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    @JoeTaxpayer - It would not be practical for me to run a long-term background process on my home laptop or work PC. A dedicated £27 Pi seems ideal. I will be trying it out. Also, Mathematica is only free on the Pi. – Chris Degnen Aug 25 '14 at 11:11

TdAmeritrade offers this service for free using 3rd party company markit. From markit's site, below is their guarantee.


Markit On Demand delivers an average of two million alerts per day through various technology platforms and via multiple channels, including email, instant messages, wireless, RSS and Facebook. Investors can subscribe to their alerts of choice, and Markit On Demand guarantees that they will receive an alert within five minutes of the event trigger for all price and volume alerts


Real-time equity (or any other market) data is not available for free anywhere in the US. It is always delayed by 10-15 minutes.

On the other hand, online brokers who target the "day trader" (Interactive Brokers, TD Ameritrade, etc.) offer much closer to real-time data AND feature all the tools/alerts/charts/etc. you could ever possibly dream of. I bet the type of alert you're asking for is available with just a couple of clicks on one of these brokers' platforms.

Of course, accounts with these online brokers are not free; you must pay for these sophisticated tools and fast market access. Another down side is that the data feeds sent to you by even the most sophisticated online broker are still delayed by tens of seconds compared to the data feeds used by big banks and professional investors. Not to mention that the investment arm of the broker you use will be making its own trades based on the data feeds before relaying them on to you.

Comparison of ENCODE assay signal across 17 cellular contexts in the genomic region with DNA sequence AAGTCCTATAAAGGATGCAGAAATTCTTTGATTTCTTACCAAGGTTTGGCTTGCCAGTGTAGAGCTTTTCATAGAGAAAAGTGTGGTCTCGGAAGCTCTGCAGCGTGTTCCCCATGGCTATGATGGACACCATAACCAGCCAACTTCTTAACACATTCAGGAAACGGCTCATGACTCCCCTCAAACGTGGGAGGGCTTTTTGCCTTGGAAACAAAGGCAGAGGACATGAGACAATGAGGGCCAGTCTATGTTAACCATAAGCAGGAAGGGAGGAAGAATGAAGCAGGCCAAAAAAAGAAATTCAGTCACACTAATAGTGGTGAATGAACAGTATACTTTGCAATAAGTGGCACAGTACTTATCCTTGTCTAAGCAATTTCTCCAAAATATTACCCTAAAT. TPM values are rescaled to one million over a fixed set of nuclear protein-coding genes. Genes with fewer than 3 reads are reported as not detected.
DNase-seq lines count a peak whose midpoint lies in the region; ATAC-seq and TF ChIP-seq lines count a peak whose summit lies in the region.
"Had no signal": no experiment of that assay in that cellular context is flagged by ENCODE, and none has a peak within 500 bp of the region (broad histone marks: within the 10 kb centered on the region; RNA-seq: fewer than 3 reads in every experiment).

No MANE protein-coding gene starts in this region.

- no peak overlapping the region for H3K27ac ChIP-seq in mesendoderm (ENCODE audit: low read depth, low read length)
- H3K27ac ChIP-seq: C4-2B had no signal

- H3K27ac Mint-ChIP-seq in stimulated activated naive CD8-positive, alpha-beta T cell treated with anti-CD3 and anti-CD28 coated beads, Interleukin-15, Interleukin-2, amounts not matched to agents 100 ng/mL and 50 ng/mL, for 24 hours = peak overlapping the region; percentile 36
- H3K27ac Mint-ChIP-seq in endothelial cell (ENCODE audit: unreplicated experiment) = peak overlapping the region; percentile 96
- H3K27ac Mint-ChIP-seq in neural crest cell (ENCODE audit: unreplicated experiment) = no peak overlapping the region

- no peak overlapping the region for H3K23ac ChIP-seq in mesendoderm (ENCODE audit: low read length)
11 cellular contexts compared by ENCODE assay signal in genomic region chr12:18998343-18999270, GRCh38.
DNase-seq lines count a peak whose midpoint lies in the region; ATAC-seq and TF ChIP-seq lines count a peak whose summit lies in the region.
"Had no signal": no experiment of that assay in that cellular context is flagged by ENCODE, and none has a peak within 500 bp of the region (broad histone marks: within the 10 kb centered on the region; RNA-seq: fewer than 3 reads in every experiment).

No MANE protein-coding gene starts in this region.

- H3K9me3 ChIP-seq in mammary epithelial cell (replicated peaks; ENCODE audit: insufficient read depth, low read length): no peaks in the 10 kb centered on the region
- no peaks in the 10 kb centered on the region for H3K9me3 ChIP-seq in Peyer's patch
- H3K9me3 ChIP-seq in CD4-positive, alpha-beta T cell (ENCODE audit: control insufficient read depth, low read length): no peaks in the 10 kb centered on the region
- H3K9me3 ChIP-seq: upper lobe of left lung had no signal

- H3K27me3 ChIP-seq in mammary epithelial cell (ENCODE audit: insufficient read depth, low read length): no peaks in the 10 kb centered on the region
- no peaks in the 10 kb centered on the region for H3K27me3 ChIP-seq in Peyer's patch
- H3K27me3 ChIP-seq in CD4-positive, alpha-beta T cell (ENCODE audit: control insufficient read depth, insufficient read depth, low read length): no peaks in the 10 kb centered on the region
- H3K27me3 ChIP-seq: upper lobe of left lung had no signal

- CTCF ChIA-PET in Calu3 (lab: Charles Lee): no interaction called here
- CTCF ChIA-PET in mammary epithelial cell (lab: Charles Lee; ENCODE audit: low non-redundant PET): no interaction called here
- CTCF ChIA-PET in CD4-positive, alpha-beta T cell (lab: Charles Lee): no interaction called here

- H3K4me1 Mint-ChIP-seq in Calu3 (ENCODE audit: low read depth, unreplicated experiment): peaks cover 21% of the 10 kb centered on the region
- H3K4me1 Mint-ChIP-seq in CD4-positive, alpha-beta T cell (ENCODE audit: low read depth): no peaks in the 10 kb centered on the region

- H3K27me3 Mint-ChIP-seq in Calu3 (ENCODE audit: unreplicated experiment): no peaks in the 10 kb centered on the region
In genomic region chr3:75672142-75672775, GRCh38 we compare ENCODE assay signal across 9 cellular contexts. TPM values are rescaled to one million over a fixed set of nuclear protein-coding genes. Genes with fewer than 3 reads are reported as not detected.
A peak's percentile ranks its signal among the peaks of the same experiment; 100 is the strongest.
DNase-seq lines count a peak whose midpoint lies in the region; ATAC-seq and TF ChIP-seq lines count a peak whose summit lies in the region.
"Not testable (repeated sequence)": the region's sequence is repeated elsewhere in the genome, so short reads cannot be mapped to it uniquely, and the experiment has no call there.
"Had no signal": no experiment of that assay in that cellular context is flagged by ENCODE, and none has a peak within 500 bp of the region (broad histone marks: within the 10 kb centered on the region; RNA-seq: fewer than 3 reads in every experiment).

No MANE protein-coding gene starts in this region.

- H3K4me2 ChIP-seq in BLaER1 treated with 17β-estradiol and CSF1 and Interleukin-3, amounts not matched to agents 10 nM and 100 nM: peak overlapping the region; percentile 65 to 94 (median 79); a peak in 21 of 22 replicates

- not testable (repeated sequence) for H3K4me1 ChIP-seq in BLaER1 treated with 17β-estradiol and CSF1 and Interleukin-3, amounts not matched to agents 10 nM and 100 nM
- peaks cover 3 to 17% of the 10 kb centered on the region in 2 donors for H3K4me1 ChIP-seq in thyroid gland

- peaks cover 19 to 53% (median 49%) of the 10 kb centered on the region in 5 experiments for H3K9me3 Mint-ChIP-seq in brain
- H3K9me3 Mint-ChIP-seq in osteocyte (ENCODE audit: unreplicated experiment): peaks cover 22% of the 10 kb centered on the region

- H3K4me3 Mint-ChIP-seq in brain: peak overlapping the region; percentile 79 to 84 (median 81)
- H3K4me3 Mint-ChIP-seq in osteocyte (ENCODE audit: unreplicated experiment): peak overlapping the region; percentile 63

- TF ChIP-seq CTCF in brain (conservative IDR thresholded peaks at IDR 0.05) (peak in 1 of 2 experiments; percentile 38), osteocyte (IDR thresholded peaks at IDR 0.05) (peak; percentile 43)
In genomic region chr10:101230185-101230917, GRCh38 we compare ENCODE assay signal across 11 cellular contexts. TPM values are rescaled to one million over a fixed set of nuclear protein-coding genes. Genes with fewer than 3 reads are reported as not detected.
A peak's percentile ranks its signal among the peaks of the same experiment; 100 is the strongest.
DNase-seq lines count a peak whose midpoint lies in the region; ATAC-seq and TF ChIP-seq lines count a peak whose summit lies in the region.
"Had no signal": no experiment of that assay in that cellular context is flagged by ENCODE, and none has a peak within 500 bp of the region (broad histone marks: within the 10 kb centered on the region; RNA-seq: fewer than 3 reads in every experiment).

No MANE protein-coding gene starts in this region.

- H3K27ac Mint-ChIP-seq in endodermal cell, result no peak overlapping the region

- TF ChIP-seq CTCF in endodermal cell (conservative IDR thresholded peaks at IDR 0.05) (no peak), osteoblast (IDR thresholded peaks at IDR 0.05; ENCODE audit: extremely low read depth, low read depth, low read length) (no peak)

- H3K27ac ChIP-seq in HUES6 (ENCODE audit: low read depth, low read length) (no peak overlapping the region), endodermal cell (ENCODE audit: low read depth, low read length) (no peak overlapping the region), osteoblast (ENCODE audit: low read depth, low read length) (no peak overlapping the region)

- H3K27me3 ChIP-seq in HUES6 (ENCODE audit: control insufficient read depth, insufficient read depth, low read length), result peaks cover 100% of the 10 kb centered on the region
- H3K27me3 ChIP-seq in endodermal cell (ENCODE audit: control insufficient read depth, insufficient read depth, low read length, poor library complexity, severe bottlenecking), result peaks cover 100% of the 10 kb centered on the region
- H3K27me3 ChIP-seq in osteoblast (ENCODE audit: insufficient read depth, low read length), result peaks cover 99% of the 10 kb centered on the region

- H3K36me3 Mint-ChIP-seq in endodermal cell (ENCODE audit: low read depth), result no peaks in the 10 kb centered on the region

So this begs the question: why do you need real-time information? Are you trying to "day trade" -- i.e. profit from minute-to-minute fluctuations in the stock market? (I can't in good conscience recommend that, but best of luck to you.) If on the other hand you don't truly need "real-time" data for your application, then I support @ChrisDegnen's approach -- use public data feeds and write your own software. You probably will not find any free tools for the sort of alerting you're looking for because most folks who want these types of alerts also need faster feeds and are therefore already using an online broker's tools.

  • I don't mind it's a paid feed, I am after real time data because I want to be able to react as quickly as I can. – Francis Kim Aug 23 '14 at 15:11
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    Then one of those online brokers will be the best you as an individual investor can do. Truly real-time data is only available by colocating a computer in the exchange's data center and purchasing direct feed access. This can cost anywhere from $25K - $100K per year. – dg99 Aug 23 '14 at 16:57
  • You do not have to pay for real-time data or tools/charts/alerts with Interactive Brokers and TD Ameritrade. In addition, their real-time data is not delayed by "tens of seconds", it might be on the order of tens/hundreds of milliseconds. – 7529 Aug 25 '14 at 23:26
  • In addition some public web sites like Investing.com do provide free real-time data. – 7529 Aug 25 '14 at 23:32